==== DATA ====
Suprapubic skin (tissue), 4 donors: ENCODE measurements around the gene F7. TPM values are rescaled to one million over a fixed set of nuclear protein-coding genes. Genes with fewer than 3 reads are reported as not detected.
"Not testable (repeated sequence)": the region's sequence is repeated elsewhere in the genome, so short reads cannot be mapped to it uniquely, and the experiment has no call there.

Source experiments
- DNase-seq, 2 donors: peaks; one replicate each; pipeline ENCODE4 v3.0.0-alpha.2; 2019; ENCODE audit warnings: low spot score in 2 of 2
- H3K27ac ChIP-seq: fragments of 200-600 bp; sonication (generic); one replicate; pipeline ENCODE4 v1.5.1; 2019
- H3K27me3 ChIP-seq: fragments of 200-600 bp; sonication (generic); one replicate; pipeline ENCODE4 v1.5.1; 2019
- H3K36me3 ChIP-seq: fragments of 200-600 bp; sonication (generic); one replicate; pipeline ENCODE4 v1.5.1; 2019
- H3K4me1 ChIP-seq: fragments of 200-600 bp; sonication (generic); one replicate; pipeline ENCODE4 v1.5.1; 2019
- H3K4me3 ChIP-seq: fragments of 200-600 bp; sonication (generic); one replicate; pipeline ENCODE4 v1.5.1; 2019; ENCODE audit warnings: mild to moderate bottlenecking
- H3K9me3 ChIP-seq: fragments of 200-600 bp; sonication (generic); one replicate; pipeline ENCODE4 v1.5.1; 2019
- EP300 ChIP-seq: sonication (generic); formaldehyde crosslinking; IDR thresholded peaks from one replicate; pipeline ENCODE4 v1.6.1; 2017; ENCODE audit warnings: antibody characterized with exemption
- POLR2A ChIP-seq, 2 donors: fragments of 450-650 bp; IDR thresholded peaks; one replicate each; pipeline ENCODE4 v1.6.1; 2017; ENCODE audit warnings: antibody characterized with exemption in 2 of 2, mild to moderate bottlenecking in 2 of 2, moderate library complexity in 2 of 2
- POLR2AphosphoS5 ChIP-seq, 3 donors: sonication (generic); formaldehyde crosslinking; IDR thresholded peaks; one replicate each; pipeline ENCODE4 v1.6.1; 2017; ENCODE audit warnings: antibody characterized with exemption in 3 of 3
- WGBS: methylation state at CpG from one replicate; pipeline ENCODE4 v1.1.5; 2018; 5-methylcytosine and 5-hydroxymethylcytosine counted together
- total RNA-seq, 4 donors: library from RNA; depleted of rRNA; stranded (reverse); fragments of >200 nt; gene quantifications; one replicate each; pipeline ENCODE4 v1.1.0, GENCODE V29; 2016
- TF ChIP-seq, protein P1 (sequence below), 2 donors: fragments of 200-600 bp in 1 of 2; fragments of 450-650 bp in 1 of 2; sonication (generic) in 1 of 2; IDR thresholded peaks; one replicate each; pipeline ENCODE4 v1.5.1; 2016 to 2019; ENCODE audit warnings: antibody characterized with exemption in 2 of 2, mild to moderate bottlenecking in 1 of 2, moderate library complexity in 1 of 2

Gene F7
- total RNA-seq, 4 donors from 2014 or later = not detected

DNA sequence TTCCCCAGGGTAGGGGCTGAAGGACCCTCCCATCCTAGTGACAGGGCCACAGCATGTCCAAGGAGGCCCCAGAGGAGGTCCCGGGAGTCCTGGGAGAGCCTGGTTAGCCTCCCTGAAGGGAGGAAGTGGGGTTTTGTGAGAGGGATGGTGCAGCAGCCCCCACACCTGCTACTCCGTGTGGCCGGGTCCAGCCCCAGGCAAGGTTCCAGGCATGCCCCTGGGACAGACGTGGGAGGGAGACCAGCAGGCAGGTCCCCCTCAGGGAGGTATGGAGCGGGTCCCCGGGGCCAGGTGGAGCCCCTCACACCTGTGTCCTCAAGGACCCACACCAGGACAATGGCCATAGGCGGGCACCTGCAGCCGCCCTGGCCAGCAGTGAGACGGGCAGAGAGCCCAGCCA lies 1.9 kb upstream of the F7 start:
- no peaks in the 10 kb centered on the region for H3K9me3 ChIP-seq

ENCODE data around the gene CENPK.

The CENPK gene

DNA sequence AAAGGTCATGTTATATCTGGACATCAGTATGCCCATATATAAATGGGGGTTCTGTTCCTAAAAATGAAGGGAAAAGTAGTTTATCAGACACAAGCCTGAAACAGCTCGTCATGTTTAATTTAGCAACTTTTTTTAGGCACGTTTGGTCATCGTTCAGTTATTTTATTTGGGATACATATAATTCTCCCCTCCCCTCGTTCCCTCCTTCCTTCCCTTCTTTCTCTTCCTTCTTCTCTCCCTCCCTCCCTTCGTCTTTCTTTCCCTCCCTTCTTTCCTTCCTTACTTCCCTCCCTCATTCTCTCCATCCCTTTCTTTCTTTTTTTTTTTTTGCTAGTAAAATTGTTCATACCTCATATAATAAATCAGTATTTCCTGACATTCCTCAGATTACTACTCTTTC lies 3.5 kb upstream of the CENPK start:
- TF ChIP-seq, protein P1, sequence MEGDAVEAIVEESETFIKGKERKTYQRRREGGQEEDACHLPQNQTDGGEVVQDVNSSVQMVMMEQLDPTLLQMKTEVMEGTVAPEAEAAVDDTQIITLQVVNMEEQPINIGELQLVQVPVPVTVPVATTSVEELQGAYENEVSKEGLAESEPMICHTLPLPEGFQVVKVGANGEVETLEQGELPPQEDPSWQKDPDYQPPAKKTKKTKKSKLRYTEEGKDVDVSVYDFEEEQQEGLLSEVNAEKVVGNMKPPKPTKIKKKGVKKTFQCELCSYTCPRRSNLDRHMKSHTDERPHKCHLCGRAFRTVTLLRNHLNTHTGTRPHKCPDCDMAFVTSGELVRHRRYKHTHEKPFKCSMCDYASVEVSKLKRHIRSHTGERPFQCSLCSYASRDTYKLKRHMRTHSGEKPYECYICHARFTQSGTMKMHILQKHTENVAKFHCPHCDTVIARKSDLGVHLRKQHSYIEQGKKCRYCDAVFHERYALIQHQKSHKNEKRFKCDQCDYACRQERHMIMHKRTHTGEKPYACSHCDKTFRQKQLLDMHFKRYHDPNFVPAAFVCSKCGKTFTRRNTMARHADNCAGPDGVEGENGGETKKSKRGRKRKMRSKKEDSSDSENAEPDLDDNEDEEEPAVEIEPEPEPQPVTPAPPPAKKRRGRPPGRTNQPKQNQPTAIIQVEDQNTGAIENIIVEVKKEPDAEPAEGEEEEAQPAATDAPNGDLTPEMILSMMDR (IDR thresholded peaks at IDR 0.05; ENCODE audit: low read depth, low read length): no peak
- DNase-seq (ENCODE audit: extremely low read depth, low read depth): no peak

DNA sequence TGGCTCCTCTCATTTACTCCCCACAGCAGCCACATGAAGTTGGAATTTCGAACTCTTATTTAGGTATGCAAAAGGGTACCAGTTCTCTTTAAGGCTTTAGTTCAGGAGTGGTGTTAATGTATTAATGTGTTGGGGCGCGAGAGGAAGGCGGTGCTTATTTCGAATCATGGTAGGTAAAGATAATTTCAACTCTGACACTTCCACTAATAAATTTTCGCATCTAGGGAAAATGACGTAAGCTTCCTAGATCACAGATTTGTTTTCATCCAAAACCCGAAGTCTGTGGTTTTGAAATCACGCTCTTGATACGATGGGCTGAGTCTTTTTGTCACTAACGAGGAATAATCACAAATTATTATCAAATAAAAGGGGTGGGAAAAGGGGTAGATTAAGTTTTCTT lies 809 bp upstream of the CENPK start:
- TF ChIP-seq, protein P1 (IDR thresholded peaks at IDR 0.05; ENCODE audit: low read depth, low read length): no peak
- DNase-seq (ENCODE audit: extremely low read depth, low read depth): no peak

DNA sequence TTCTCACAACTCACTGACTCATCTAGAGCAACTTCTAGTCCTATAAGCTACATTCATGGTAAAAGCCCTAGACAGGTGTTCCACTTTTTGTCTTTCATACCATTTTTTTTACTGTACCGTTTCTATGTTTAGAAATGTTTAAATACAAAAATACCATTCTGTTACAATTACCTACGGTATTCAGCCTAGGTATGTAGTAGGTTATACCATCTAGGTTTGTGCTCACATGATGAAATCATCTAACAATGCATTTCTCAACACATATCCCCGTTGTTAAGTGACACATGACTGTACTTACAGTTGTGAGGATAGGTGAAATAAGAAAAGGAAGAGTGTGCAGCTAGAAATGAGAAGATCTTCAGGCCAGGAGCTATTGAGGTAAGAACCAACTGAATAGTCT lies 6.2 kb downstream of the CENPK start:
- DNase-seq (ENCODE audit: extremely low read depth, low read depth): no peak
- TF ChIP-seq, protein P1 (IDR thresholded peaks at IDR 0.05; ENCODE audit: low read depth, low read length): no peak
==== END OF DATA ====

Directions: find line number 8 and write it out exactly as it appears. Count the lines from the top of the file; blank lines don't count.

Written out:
- H3K4me1 ChIP-seq: fragments of 200-600 bp; sonication (generic); one replicate; pipeline ENCODE4 v1.5.1; 2019